Rauner in Oakbrook Terrace 'on a mission' to attract foreign businesses
Illinois Gov. Bruce Rauner said Tuesday he is "on a mission to listen and learn" from foreign business investors in order to attract them to Illinois.
The governor, speaking to about 1,000 suburban business leaders at the annual DuPage County Regional Business Outlook breakfast in Oakbrook Terrace, outlined the results of a recent survey conducted by the state's Department of Commerce and Economic Opportunity on how other countries perceive Illinois as a place to invest in business.
DuPage County and the Chicago metropolitan area fared well in the survey, Rauner said, but some businesses noted concerns that make them wary of coming to the state.
The top issues cited were Illinois' property and corporate tax rates, Rauner said, as well as the financial difficulties facing Illinois and Chicago.
"If they want to invest billions into the city and in the state, they have to have confidence in our future, and they don't," the governor said.
The survey mirrored many points Rauner is pushing in his "turnaround agenda." He said the survey showed respondents expressed concern over costs linked to unions, considered other states more favorable to business because of right-to-work laws and noted the need for better infrastructure and skilled vocational training.
Rauner said he would use the survey results to focus the state's efforts on attracting large foreign-based businesses with strategies that include changing tax and business policies and personally speaking to potential businesses to extol the merits of Illinois.
"We're going to focus like a laser on that," he said. "We're got to deal with this now in order to long-term balance our budget."
While the governor did not specify which countries were represented, he later told reporters the respondents from the 10 countries surveyed included ambassadors, consuls general, business owners that have an investment in the state and relocation firms.
Some positives for the region, Rauner said, were its abundance of educational and research institutions and business incubators. Chicago is seen as attractive to college students, providing a quality workforce pool.
But while the city and region has been successful in landing offices for foreign-based business, Rauner said the state needs to change the negative perceptions to attract the "mega" investments of large manufacturing facilities that would bring revenues and jobs to the state.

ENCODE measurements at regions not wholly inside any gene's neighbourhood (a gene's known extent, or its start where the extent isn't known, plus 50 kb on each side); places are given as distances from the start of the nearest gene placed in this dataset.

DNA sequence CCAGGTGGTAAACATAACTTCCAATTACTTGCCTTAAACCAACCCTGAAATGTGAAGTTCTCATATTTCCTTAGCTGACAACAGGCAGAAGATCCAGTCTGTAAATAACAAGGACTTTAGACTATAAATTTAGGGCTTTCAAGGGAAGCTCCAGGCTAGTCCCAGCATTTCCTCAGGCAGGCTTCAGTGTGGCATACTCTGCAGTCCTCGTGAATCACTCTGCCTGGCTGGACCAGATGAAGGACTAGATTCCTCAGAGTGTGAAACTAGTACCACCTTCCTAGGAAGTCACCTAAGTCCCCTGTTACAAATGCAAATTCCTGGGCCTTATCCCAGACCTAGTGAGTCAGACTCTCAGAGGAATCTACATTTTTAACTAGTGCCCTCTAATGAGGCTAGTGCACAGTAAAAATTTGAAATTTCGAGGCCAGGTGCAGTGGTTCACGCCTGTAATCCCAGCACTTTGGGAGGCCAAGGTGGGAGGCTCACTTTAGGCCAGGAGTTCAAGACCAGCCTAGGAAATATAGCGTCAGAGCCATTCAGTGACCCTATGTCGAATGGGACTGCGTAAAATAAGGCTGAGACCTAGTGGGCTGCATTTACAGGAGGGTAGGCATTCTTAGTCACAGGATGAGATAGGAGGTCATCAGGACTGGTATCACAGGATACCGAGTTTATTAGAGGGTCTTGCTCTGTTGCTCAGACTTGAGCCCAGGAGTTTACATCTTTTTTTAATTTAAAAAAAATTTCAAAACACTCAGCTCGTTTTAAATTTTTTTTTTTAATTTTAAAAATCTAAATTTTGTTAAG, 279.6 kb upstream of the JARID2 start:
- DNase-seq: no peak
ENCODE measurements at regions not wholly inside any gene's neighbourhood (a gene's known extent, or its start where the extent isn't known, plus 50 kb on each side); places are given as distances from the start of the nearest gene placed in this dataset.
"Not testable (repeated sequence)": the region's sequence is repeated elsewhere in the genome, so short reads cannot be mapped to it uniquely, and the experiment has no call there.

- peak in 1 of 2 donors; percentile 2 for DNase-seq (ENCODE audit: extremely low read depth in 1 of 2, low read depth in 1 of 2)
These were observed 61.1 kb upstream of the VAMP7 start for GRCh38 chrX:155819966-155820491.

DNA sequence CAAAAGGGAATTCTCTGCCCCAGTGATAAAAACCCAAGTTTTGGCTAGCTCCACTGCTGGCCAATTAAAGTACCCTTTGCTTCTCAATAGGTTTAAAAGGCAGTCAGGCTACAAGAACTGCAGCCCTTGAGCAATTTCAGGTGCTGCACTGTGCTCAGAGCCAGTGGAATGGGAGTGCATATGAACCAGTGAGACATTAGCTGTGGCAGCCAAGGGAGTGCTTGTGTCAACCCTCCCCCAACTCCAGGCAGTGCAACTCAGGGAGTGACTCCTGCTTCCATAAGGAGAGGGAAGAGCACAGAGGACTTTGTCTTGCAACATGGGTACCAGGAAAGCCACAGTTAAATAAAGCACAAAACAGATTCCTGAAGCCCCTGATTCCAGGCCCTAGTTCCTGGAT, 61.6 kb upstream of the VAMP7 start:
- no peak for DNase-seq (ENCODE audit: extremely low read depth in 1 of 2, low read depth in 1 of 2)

"We're not getting the billion-dollar manufacturing plants that are going to Texas and Tennessee and other places, and we need to be able to compete on that level," Rauner said.
"We have got to restore fiscal responsibility and discipline. If we don't, we're not going to get the big investment dollars, and we're not getting it today," he added.
While the Chicago region fared well in the survey, the survey was not as positive about the rest of the state. Rauner noted the uncertainty in taxes and government plays a greater role in the negative view of downstate.
The governor lauded DuPage County for its approach in privatizing economic development efforts, something he said needs to be adopted at the state level. Earlier during the event, DuPage County Board Chairman Dan Cronin highlighted SKF Group opening an $18.6 million research and development facility in Naperville. The Sweden-based company chose the county for its North American facility primarily because of the region's educated workforce, Cronin said.
Outside the event, about 60 people associated with the DuPage County Building Trades Council gathered with signs saying "Save the Middle Class." A spokesman for the group said they were there not to specifically target the governor's proposals that would affect unions, but to raise awareness of the issues that are affecting the middle class.